Pat is an Oak Park Sol neighbor who has participated in all the cooking events. She loves seeing kids learn about new foods and how to create with them.
Pat is an Oak Park Sol neighbor who has participated in all the cooking events. She loves seeing kids learn about new foods and how to create with them.

Pat (no last name given) has lived in the neighborhood 33 years and is sitting on a bench waiting for the cooking to begin. She’s glad that children are being given a chance to become familiar with vegetables. “They wash, cut, stir, mix vegetables they normally wouldn’t try,” she says. The last session she attended they shredded beets, carrots and onions and topped the slaw with vinaigrette they fashioned themselves. “They would never have tried any of that before,” she says. She likes to see the teens participating too. “It’s fun to watch them enjoy the results of their cooking. Particularly the veggie wraps they had us make one time.” She has picked up tips too. Last session she learned to cut a green onion and deposit the part in water that you are not using in your dish. “It keeps growing and pretty soon you have your own chives.”

Oak Park Sol Community Garden

Farmers with plots donate some of the produce for the classes although most of it comes from other natural food resources. Today the donor is Heavy Dirt in Davis. Honey used in recipes is local, with the thought that people with allergies to various regional plants will find relief. A crowd of all ages has gathered. There is room for about 10 people per table. Tyler introduces what they will be making today and points to a mouth-watering array on each table. Zucchinis mingle with purple basil. Yellow nectarines, plums and apricots call out to be eaten. Tyler talks about the white cannellini beans that people can find canned if they do not want to cook them themselves and describes them as a fun alternative in hummus.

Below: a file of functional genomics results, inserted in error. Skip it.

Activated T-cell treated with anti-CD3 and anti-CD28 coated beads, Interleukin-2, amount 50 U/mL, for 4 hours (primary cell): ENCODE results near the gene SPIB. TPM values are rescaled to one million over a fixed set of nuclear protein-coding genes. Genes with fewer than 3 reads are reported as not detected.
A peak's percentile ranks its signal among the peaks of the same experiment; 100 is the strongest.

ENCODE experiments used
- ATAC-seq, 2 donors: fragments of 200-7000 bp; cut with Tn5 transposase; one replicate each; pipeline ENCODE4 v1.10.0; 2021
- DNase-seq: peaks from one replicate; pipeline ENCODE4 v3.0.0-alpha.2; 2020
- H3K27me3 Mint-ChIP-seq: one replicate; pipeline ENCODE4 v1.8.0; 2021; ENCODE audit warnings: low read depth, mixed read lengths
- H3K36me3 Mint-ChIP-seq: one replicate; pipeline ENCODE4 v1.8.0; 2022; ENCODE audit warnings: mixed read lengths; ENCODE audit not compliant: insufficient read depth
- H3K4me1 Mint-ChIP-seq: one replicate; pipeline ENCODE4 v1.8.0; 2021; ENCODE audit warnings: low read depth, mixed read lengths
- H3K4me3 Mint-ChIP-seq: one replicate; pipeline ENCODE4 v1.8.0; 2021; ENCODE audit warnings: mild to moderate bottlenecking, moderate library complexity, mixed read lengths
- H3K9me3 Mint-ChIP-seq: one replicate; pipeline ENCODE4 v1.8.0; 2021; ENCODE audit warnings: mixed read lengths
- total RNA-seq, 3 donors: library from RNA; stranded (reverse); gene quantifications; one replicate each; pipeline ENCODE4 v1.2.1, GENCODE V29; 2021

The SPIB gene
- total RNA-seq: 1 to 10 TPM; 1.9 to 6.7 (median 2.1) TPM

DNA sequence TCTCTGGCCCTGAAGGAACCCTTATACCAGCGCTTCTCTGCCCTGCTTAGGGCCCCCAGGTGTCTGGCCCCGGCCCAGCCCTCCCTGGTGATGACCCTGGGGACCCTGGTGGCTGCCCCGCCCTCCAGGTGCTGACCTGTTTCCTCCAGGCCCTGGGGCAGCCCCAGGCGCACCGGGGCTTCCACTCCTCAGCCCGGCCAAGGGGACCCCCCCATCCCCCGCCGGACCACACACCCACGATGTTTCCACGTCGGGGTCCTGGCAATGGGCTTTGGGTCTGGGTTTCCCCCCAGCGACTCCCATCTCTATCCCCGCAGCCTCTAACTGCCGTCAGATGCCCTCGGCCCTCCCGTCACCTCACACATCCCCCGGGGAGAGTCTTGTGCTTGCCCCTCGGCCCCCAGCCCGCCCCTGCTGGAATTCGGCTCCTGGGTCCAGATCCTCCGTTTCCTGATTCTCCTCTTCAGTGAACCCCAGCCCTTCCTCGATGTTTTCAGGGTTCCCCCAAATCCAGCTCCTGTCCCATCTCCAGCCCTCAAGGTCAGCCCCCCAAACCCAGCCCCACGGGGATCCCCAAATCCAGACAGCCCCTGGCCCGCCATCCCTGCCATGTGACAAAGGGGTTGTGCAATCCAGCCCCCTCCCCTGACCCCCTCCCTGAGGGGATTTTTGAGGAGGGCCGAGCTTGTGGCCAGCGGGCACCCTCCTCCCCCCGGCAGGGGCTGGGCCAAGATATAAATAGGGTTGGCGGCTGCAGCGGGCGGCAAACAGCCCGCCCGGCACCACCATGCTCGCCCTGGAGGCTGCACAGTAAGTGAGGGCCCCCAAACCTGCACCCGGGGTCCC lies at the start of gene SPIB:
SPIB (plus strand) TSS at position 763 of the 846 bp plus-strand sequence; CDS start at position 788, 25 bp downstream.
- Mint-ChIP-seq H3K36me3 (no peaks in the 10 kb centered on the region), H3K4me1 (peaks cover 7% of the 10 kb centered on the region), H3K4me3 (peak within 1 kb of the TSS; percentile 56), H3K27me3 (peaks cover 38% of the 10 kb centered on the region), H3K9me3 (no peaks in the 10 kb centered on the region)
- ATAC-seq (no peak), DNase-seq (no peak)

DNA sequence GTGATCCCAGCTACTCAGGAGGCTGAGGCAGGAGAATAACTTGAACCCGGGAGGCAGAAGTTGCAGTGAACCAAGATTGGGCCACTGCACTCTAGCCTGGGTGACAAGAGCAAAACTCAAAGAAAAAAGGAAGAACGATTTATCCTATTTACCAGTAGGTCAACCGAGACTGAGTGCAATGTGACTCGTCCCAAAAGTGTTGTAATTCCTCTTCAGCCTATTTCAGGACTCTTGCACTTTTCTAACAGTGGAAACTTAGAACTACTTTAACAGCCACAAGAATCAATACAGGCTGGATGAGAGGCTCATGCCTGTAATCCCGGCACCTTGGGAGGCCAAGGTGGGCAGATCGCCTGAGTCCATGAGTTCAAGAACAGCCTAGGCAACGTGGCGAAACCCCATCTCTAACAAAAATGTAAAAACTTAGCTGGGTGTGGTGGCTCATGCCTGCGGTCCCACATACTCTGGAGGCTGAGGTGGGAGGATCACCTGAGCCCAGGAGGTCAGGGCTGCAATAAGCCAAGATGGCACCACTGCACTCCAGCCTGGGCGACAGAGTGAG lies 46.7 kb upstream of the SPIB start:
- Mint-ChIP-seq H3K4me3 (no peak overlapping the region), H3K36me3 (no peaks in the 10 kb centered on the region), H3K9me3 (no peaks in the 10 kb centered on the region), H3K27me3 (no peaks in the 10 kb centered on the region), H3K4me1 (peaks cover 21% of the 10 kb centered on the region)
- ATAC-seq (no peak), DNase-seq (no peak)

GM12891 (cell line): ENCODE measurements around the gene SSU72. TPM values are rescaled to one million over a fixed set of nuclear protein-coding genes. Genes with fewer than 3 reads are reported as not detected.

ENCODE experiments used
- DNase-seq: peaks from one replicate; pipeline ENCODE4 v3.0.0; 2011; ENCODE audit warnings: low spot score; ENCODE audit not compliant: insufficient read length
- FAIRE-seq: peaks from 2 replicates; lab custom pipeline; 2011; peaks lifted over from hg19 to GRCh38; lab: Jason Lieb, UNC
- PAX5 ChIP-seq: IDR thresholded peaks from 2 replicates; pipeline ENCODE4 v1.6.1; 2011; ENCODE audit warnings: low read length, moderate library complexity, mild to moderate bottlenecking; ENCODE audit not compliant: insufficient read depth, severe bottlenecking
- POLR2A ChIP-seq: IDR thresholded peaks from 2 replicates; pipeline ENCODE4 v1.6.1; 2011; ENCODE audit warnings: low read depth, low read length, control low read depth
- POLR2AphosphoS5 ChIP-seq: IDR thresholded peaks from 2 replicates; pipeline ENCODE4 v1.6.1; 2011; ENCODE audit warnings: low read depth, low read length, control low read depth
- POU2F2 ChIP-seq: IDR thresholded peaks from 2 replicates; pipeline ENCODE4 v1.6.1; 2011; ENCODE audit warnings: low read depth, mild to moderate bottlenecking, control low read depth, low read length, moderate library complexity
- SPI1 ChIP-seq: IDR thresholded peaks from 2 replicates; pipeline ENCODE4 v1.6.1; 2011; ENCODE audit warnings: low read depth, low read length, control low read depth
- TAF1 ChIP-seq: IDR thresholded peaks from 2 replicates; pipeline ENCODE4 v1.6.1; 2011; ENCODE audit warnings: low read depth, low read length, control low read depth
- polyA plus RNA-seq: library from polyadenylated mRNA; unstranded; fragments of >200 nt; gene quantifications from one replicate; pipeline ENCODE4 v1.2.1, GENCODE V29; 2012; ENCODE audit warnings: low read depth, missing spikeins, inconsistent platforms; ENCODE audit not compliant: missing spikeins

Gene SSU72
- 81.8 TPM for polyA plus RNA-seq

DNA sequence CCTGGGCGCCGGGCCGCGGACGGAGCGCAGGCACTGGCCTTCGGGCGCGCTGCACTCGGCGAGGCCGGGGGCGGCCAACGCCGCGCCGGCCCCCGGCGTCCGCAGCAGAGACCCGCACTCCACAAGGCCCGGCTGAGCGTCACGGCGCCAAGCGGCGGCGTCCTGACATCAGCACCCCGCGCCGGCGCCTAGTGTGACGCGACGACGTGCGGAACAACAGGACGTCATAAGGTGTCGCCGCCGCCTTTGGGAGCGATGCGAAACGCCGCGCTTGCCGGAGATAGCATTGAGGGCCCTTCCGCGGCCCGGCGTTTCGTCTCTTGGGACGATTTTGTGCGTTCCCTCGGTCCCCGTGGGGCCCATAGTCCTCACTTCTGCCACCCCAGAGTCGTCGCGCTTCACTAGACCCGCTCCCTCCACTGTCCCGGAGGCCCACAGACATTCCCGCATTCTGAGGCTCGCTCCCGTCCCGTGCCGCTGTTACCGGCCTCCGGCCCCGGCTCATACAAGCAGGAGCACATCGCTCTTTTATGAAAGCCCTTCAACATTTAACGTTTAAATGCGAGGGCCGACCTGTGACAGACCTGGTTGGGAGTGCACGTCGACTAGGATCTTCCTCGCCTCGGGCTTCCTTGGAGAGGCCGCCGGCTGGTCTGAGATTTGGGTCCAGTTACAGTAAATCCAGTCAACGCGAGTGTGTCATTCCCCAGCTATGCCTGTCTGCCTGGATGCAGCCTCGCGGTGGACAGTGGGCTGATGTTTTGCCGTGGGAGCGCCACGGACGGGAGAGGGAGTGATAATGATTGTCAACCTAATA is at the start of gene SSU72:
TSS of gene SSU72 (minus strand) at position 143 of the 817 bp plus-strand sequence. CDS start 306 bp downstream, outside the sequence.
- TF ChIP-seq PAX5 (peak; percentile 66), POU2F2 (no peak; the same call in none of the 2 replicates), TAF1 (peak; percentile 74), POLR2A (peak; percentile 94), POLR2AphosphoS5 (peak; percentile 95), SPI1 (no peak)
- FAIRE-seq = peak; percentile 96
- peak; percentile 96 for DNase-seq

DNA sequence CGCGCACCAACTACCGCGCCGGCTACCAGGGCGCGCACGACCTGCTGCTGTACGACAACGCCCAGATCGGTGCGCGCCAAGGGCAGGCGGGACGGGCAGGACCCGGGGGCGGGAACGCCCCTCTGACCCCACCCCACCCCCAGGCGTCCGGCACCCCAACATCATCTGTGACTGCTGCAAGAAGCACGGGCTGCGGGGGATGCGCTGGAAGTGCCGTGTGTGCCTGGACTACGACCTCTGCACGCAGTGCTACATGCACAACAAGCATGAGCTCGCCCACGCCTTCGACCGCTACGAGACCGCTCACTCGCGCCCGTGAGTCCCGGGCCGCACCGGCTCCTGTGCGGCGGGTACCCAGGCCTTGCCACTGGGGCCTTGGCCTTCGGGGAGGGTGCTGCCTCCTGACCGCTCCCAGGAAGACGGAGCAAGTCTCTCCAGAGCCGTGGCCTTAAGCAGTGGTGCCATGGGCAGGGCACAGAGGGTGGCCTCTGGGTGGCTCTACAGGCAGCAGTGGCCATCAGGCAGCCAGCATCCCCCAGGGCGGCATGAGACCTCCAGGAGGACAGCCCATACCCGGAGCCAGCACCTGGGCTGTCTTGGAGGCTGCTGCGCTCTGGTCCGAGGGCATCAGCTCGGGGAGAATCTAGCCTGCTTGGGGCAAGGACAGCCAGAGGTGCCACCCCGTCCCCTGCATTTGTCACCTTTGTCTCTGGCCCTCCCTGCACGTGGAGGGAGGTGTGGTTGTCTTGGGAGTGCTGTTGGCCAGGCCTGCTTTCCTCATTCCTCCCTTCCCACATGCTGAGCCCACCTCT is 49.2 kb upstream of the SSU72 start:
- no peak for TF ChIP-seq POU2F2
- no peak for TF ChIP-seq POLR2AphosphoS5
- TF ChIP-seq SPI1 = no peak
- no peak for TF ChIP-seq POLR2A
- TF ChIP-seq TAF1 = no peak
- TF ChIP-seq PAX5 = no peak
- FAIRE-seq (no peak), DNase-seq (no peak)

Baby Gage Jones supervises from his Dad's head while his family makes hummus from fresh produce.
Baby Gage Jones supervises from his Dad’s head while his family makes hummus from fresh produce.

People gather around the tables and begin. Mike Jones, holding baby Gage, looks on while his wife Gina and their other son dig in to help with hummus. The family lives a couple of blocks away across from McClatchy Park and heard about the events at the farmers’ market. Gina is a vegan, Mike says, so these vegetable-oriented foods really appeal to her. While he likes vegan cooking, he says he still likes his meat and dairy. It is the second time for Max and his mother Rochelle. “He is getting more adventurous,” she says with a laugh. “He tried a yellow zucchini and he liked the Asian lettuce wraps and stone fruit salad last time. It is really helping his eating habits with this exposure.” Heather is there with her two sons Elliot and Martin. Her younger son likes to “mix a bunch of foods together,” she says. “He’ll easily mix sweet and sour.” They have been to a few classes at the College Heights Library. Heather looks down at her son after he has sampled the parfait. “Is it amazing?” she asks. “OK, high five.”

Oak Park Sol Community Garden's worm box.
Oak Park Sol Community Garden’s worm box.